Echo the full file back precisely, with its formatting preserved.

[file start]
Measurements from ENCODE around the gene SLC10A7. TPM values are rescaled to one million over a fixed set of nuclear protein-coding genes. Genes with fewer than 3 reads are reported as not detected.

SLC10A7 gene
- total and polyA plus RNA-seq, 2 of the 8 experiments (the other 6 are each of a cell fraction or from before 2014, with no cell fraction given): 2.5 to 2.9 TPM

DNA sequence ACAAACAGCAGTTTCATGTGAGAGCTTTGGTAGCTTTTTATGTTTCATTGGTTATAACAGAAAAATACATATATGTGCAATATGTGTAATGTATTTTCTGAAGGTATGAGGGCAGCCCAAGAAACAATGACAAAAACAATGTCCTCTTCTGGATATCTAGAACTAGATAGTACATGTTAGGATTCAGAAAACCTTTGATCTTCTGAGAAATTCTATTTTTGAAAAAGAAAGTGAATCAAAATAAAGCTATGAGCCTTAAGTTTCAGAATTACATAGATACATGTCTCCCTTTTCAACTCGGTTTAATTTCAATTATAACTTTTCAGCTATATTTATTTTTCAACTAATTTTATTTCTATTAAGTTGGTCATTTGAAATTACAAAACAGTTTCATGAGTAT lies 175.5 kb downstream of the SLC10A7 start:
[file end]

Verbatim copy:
Measurements from ENCODE around the gene SLC10A7. TPM values are rescaled to one million over a fixed set of nuclear protein-coding genes. Genes with fewer than 3 reads are reported as not detected.

SLC10A7 gene
- total and polyA plus RNA-seq, 2 of the 8 experiments (the other 6 are each of a cell fraction or from before 2014, with no cell fraction given): 2.5 to 2.9 TPM

DNA sequence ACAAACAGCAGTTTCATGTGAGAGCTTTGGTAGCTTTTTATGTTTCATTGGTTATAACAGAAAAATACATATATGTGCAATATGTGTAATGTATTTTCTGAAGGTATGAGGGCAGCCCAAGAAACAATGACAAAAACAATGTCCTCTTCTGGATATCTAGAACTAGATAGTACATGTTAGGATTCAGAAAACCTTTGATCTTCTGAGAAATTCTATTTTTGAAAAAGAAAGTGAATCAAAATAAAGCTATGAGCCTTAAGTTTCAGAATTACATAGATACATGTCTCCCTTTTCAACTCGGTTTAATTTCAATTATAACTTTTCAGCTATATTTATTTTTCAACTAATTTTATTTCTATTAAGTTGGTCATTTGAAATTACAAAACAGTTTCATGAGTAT lies 175.5 kb downstream of the SLC10A7 start: